Wednesday, May 31, 2017

May Wrap-Up





Not as much as past months, with finals and then a trip I took at the end of the month (even though I took way too many books, didn't really get time to read). I did read quite a bit of nonfiction this month though, which I'm proud of.








Music: John Reuben came out with a new album after years and I am so excited *praise hands*. Much nostalgia.


Hope everyone is having a lovely summer!

Tuesday, May 23, 2017

Branded {by Eric Smith}

Title: Branded
Author: Eric Smith
Series: Inked #2
Genre: YA Fantasy
Purchase: Amazon | Barnes & Noble
source: NetGalley

Eric Smith returns to the world of Inked in this adventurous new sequel. No longer a sheltered farmboy, Caenum is caught in the crossfire of the rebellion he ignited. As the final battle with the Citadel approaches, he must choose his own destiny one last time…or let the Citadel choose it for him.

I loved Inked, so when I heard there was a sequel I was very excited to continue this story. Unfortunately, this story fell way flat for me. Although it kept me interested enough at the time to continue reading it, even now trying to write this review I find that I'm having a hard time even remembering what happened.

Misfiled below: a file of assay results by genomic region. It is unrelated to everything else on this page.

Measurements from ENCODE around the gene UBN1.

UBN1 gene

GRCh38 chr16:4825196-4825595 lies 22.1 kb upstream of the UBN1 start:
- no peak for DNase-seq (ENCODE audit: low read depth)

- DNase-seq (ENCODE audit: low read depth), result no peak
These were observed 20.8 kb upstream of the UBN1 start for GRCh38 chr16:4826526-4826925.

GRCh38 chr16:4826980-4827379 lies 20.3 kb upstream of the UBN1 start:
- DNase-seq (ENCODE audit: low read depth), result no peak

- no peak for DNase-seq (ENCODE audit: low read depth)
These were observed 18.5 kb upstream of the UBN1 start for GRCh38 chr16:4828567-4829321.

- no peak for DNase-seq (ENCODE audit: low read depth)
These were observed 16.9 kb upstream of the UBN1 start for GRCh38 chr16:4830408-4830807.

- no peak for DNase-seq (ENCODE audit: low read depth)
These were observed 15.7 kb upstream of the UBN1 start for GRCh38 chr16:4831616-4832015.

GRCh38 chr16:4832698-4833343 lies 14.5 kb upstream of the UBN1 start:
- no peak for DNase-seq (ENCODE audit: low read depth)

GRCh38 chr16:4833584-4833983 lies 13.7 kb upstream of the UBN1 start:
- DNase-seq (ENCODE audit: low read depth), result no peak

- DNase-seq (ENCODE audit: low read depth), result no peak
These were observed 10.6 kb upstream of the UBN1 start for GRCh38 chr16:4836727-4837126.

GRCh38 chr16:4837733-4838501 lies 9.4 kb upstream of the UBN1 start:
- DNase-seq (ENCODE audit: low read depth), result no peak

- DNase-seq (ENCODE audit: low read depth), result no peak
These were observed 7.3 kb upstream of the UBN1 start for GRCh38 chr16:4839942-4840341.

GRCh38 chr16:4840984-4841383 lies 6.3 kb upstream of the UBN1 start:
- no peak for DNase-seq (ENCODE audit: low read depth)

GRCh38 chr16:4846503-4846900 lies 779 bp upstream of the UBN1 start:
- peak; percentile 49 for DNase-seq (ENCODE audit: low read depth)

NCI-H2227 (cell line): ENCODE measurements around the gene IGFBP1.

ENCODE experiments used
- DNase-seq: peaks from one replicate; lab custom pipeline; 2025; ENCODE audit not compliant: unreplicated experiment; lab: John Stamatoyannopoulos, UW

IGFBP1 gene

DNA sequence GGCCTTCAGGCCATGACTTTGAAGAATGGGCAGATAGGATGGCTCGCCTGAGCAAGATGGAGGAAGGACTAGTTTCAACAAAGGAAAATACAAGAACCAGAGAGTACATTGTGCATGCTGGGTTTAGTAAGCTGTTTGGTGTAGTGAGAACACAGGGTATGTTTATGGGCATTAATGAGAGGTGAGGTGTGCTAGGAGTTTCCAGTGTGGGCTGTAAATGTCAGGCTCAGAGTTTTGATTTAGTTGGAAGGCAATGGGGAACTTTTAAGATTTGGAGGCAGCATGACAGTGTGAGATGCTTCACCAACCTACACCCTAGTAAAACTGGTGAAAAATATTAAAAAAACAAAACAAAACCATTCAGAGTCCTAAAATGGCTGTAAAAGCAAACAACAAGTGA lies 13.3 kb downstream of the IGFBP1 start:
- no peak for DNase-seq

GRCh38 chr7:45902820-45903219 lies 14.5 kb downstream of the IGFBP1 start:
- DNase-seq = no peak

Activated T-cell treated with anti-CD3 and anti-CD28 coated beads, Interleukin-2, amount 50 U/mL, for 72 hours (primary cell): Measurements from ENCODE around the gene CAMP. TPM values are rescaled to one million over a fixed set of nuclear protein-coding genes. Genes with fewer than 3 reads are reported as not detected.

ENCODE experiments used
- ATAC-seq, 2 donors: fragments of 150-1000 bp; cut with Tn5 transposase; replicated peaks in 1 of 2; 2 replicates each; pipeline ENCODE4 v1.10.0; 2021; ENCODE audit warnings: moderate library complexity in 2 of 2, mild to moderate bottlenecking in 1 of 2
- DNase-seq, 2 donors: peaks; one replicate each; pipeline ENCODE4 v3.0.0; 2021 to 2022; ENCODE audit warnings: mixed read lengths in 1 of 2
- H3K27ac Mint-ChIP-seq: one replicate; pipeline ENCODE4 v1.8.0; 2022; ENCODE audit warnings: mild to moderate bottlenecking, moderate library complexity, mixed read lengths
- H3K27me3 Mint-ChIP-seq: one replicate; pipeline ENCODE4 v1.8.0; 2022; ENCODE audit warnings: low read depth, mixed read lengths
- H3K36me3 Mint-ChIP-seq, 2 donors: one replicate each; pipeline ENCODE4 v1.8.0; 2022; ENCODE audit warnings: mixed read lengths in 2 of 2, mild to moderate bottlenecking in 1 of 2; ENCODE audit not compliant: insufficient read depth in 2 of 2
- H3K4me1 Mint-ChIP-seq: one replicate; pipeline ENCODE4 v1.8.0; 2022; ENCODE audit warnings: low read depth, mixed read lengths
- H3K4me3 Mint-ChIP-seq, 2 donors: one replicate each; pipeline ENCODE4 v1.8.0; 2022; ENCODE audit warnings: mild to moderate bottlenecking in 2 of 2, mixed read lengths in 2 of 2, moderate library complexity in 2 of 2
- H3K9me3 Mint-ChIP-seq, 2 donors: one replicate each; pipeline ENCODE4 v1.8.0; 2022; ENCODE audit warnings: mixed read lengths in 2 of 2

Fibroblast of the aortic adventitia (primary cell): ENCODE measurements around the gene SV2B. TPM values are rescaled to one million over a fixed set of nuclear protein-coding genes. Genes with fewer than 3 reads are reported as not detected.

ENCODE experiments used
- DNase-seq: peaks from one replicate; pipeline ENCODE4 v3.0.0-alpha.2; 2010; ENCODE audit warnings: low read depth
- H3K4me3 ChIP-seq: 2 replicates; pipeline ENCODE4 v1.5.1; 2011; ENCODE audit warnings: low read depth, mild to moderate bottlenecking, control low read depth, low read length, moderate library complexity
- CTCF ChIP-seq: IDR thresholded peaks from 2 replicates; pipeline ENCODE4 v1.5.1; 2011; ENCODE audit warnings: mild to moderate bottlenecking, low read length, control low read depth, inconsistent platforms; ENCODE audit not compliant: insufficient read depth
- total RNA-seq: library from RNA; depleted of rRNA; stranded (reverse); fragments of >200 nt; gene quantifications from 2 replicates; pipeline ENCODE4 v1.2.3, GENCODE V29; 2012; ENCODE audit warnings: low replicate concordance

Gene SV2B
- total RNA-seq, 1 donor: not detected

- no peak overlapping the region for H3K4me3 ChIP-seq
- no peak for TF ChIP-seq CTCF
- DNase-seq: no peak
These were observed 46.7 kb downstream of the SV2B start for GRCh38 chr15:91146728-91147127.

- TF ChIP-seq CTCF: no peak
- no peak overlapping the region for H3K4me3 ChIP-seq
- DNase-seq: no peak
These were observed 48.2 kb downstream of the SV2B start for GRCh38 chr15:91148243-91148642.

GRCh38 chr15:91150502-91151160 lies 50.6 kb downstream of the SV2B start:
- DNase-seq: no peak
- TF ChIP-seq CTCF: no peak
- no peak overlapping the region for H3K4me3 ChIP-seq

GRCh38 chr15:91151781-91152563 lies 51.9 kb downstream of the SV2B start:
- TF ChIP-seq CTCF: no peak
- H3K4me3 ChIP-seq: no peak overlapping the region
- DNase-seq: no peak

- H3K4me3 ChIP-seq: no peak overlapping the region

The story starts a few months after the ending of the first. Caenum is leading the rebellion, and they are going from town to town, spreading the rebellion and freeing the conduits. Unfortunately, nothing really happened? Inked set up for some great worldbuilding, but that wasn't really expanded on in this one, which was some really wasted potential.

The other thing was that I was kind of confused on the rebels and what was going on with them. I kind of felt like no one was really...doing anything? Also the prejudice against Inked/unInked/whatever was really confusing. They hated you if you had Ink, but they also hated you if you didn't?? Huh?? Whatever the difference may have been, it wasn't explained well.

While this was a quick read, it ultimately felt like a let down. Although I will continue to read more of Eric's work, as I think he has potential and a great writing style, this one was a no from me.

Other books in this series:



Eric Smith: